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  What is this place?

Originally, it was a challenge to myself to create a new game idea or gameplay mechanic once per day for 300 days. I failed this challenge and stopped updating daily at entry #050. However, I still occasionally update with new entries as the impulse hits me. I hope to reach the full three hundred one day.

  How can I contact you?

You can drop me a line here:

  Will you make these games?

It is not likely, but I reserve the right to do so.

  Can I use the gameplay mechanics for myself?

Yes, absolutely. I have created this website to inspire creativity in others and not only are you allowed, you are encouraged. My one thing is that if you do build on an idea from this website, please let people know. A little credit goes a long way and it would be greatly appreciated.

  Can I use the artwork?

In general, no. While the ideas are released to the public domain, I still reserve the use of my own pixel art for my own projects. However, many of these ideas are presented with a small set of graphics which I have made available through The Free Pixel Project.

  Are you some sort of game idea patent troll?

Don't be absurd. These ideas are given away for any and all to use. Besides, there are more unique gameplay mechanics out there than there are stars in the sky. If even three hundred ideas proves too much for game developers, then we all have bigger problems than me thinking of it first.

  I've seen some of these ideas before.

In some cases, people have taken inspiration from this site to create games. Some have implemented them wholesale, like Nitrome's Yin-Yang, Armor Games' Shift, or Silver Spaceship's Lost in the Static. There's a lot of unfinished games out there too, like this Tiny Crawl attempt or a Pellet Quest one or even a sim based on Tiny Crawl World. There's many more worth listing. I should probably start a dedicated section of the site listing them.

  I've had that idea before.

Excellent! Let's compare notes!

  Can I send you my ideas?

My suggestion to you is to do something similar to what I did. Create a website to document your ideas. Find an illustrator (or draw it yourself) to bring life into your ideas and give them form. Don't just use text. Nobody on the internet can read. Also, I've found that attempting to illustrate concepts tends to make you think through them in more detail. Once you've got a couple good, illustrated ideas that you are particularly proud of, send me a link to your site. I'd love to see them.

  There's too many repeated ideas.

I sometimes like to revisit old ideas to refine or even redefine them. Usually, there's some aspect of it that I like and feel like I can do more with. If I revisit an idea on this site, it is because I believe the new revision offers something new and interesting to the project. In some cases, if I did not draw attention to the fact that I was revisiting an idea, you probably wouldn't even notice. The Tiny Crawl series, for example, goes from a small, linear dungeon crawl to a dungeon building adventurer simulation to a node based dungeon crawl to a tower defense game.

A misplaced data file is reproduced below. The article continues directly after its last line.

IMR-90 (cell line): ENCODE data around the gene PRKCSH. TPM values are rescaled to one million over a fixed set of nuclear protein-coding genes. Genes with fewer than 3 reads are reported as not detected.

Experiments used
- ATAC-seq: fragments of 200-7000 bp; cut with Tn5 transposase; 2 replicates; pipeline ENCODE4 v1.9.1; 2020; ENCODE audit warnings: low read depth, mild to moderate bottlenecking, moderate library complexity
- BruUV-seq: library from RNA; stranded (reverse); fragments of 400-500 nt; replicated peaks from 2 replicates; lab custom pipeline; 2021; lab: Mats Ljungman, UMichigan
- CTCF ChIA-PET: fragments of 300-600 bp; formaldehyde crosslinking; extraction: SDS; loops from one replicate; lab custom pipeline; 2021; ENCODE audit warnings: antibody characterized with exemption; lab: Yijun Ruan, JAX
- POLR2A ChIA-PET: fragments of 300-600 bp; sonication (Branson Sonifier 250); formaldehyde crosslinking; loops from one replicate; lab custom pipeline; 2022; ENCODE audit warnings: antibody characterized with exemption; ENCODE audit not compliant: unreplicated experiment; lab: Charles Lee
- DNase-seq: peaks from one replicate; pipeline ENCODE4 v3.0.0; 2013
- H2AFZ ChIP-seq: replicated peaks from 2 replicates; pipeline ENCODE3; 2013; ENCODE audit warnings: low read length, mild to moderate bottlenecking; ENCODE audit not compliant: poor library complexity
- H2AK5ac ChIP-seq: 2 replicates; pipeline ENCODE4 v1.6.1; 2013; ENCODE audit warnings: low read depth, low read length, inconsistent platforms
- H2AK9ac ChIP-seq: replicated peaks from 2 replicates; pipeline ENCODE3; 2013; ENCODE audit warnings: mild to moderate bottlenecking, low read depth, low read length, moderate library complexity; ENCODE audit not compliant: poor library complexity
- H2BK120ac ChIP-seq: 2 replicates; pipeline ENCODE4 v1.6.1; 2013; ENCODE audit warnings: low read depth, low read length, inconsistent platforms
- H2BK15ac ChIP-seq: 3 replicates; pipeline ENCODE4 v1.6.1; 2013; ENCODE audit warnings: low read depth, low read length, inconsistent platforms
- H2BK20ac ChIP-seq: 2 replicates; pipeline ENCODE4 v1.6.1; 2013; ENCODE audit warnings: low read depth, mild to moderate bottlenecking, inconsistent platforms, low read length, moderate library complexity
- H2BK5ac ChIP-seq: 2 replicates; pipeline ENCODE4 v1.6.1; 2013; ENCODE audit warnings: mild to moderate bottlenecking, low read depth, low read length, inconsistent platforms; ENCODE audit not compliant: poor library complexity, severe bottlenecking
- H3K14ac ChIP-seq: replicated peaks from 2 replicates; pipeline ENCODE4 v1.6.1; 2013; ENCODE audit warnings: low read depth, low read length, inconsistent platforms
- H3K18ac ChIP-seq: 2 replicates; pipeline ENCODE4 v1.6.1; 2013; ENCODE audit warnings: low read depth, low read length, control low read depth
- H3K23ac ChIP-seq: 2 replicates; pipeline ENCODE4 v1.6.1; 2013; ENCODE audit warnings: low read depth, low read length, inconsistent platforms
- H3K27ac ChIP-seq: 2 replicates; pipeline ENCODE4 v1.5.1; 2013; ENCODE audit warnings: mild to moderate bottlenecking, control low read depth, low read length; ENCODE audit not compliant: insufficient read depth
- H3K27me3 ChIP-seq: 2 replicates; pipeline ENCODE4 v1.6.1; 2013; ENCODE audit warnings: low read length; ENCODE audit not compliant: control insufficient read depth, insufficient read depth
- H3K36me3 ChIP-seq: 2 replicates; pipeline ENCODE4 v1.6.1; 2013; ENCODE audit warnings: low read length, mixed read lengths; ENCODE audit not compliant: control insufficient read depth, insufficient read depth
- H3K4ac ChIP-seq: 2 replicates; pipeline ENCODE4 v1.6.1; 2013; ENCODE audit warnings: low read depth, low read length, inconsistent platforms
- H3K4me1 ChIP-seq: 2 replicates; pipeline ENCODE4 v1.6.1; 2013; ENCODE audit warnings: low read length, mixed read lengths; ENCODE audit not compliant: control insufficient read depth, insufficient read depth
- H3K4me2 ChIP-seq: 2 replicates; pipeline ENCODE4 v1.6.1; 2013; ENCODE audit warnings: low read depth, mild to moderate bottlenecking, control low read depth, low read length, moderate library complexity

Idea X relies on too much 'magic'.

One of the main complaints I get about the Three Hundred involve [#048 - ZombieRL] and [#075 - Pangea]. They use a little too much hand waving to work. "And you you procedurally generate and entire world, from the beginning of time until the future". I'll be the first to admit that not every idea is a winner. However, I believe that there is value even in incomplete or even flat out bad ideas. I'm not ashamed of the bad ideas, but I do hope the good ones far outnumber them.

  Procedural Content Generation isn't a gameplay mechanic!

Most of my game concepts are structural in nature, so there's not a lot of difference, in my head, between a game based on a nodal graph and using a nodal graph to figure out the key-lock problem. However, after a while, I spun off the whole procedural generation thing into it's own subsection of this website called The Blind Mapmaker. Unfortunately, I didn't update enough to justify having it, but also didn't want to dump the stuff I had written for it, so I folded the Blind Mapmaker articles back into the Three Hundred (entries #157 - #167).

  Are you in the game industry? Do you make games?

I'm just an enthusiast who wants to share his enthusiasm with the world.



Copyright 2007-2014 Sean Howard. All rights reserved.